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Date: Oct 29, 2013

Halloween SafetyLouise Rogers-Feher
Baltimore County Public Safety Information Specialist

Halloween is the time of year when children dressed as monsters, superheroes, animals and the like set out to frighten and delight neighbors, friends and family while collecting as much candy as they can possibly carry.

Although these trick-or-treaters are far too cute to scare us adults, Halloween can be a terrifying night for parents. Why? Because Halloween, according to the National Highway Transportation Safety Administration, is the second-deadliest day of the year for pedestrians.

With the threat of vehicles driving too fast, parents should follow these simple steps to protect their little ones while they enjoy their Halloween fun:

  • Trick-or-treat while there is still daylight. The sun goes down at 6:08 p.m., and a 5 p.m. start gives the little ghouls and goblins plenty of time to gather treats from the neighborhood. Walking in the dark is dangerous and places your child, and others, in harm’s way.
  • It is best to stay within your neighborhood. Remind trick-or-treaters to go to only homes where the porch light is on.
  • Provide children with flashlights or other non-flammable light sources so they can see and be seen while walking.
  • Tell your kids to walk on the sidewalk. If there are no walkways, stay as close to the curb as possible.
  • Many costumes are dark and difficult to see at night. If you’re going to be out after sunset, make it easier for drivers to see trick-or-treaters by applying reflective tape to dark costumes. Use your imagination when placing the tape. If you do it right, children won’t mind wearing it. However, if there is dissension in the ranks, explain to them that the tape will help them avoid being hit by a car or other vehicle.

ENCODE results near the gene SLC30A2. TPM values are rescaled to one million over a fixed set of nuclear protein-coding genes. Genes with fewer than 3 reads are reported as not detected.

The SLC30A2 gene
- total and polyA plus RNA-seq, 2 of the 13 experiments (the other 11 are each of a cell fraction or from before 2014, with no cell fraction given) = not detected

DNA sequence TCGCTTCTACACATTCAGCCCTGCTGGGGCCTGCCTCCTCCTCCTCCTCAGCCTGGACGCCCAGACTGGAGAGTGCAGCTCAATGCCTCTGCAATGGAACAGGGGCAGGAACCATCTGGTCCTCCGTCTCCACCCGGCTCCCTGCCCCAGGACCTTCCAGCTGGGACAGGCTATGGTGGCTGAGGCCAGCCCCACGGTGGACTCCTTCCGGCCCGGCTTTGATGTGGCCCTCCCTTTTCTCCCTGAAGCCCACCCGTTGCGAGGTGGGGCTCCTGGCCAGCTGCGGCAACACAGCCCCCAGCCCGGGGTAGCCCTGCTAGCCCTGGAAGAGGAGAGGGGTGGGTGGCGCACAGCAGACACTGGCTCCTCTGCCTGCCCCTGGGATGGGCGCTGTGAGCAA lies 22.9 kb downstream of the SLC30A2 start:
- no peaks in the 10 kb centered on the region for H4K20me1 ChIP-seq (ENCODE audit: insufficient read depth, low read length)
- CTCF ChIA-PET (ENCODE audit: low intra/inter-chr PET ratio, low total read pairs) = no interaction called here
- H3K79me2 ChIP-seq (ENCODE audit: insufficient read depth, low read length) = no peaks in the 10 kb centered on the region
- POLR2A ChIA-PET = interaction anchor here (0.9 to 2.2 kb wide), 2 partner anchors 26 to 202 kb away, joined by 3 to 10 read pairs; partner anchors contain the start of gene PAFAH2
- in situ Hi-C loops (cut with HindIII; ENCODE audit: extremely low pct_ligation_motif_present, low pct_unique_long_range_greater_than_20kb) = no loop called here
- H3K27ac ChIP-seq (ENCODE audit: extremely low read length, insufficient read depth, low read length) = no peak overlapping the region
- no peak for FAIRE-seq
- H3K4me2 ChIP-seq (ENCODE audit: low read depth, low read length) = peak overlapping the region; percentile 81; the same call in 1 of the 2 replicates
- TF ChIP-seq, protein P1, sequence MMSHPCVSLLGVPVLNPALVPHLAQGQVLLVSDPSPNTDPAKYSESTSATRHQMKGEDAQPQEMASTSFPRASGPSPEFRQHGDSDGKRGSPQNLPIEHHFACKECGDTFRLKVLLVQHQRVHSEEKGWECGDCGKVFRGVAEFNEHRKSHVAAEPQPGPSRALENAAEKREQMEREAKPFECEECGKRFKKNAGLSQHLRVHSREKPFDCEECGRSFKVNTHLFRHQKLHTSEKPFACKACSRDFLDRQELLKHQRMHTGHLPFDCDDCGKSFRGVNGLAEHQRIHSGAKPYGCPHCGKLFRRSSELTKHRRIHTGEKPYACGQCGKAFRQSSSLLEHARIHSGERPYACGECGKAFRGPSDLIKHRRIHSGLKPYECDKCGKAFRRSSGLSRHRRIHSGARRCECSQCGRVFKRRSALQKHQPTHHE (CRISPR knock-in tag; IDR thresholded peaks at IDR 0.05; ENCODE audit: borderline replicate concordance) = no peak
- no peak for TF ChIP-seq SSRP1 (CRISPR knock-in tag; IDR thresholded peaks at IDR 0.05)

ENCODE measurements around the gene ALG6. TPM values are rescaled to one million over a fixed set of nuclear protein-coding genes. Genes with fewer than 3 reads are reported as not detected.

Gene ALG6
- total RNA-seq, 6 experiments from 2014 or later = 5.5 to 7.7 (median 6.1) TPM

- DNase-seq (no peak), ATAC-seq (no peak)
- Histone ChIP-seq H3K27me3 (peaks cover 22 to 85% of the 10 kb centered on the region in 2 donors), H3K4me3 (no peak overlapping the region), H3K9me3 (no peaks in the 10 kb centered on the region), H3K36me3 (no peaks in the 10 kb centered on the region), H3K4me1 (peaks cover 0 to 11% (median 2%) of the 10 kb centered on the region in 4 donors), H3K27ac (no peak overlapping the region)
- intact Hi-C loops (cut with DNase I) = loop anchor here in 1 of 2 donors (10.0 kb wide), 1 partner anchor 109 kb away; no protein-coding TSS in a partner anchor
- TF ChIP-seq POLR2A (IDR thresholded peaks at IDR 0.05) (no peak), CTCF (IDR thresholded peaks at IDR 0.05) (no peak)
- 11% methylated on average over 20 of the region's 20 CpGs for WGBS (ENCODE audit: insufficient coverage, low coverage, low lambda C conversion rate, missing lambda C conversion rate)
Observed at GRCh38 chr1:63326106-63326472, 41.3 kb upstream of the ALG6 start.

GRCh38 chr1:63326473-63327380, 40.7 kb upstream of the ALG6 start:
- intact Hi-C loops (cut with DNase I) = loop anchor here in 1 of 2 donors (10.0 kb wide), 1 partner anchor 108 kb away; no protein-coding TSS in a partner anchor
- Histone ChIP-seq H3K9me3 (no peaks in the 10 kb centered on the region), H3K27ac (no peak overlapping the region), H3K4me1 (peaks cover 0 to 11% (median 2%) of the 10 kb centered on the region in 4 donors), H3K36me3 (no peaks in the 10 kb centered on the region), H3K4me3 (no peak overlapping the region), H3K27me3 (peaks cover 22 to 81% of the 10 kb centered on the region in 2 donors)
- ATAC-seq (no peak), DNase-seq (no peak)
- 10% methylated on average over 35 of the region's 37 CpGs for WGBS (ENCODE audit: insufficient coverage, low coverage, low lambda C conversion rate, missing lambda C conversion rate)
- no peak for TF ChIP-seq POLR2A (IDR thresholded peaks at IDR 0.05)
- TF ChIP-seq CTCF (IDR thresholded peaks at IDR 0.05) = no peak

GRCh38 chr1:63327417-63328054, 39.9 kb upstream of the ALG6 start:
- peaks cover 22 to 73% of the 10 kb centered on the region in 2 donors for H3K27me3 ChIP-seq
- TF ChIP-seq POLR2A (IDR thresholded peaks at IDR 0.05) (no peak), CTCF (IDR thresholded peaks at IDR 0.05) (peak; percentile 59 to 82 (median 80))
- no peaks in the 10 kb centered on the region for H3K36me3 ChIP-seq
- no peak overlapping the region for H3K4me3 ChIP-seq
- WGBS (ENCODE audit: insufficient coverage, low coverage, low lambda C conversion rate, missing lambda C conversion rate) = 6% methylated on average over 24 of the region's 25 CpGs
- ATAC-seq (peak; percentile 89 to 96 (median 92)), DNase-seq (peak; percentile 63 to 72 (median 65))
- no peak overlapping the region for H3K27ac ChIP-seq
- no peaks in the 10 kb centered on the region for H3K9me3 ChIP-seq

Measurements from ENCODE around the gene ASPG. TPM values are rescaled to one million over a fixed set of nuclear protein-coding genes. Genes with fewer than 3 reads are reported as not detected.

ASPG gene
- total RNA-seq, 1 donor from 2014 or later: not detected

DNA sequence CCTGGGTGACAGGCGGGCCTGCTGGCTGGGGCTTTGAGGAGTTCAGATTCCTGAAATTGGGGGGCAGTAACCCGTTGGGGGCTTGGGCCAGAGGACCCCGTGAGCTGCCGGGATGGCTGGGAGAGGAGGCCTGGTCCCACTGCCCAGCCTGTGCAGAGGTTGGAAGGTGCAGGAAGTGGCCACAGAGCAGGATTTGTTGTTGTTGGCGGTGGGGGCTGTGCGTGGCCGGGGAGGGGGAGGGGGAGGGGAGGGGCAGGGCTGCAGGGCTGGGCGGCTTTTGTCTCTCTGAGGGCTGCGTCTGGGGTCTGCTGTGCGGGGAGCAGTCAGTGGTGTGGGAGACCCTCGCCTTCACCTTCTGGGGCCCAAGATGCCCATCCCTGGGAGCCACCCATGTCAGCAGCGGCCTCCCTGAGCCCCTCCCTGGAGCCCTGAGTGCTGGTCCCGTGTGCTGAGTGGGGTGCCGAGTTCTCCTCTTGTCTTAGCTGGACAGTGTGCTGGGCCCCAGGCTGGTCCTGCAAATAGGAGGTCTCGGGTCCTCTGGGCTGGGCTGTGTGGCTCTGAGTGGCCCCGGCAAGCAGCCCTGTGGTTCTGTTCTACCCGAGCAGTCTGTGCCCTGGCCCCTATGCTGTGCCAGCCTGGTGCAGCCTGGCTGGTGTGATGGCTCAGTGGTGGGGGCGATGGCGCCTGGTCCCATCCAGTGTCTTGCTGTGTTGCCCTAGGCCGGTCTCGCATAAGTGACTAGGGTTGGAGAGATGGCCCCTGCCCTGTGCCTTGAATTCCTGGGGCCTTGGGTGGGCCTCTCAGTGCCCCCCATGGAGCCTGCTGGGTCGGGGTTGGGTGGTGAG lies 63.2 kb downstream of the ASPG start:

• Costumes are very personal to some children. Many work on them for days. Kids tend to go for the “cool factor” over safety features, so if a costume includes a mask, ensure that the eyes are large enough to see through, or encourage the use of makeup.
  • It goes without saying that parents should walk with their children. It keeps them safe from traffic problems and unwanted overtures from older kids looking for a little mischief. You don’t have to look like a chaperone – make it fun by dressing up, too.
  • Be a role model when it comes to obeying pedestrian traffic laws. Cross only at a crosswalk, and only when the light gives you the go-ahead.
  • Motorists who are out on Halloween night also should also take responsibility. Speeding through a neighborhood, failure to stop at a stop sign and running red lights increase the odds for a tragedy. Drive as though you lived in the neighborhood. Drive as though your children and their friends were out trick-or-treating.
  • Of course, we encourage adults to check little ones’ goodie bags when they get home. If any treat looks suspicious, toss it away.

More useful information on pedestrian safety can be found online at the Baltimore Metropolitan Council’s Street Smart Campaign.


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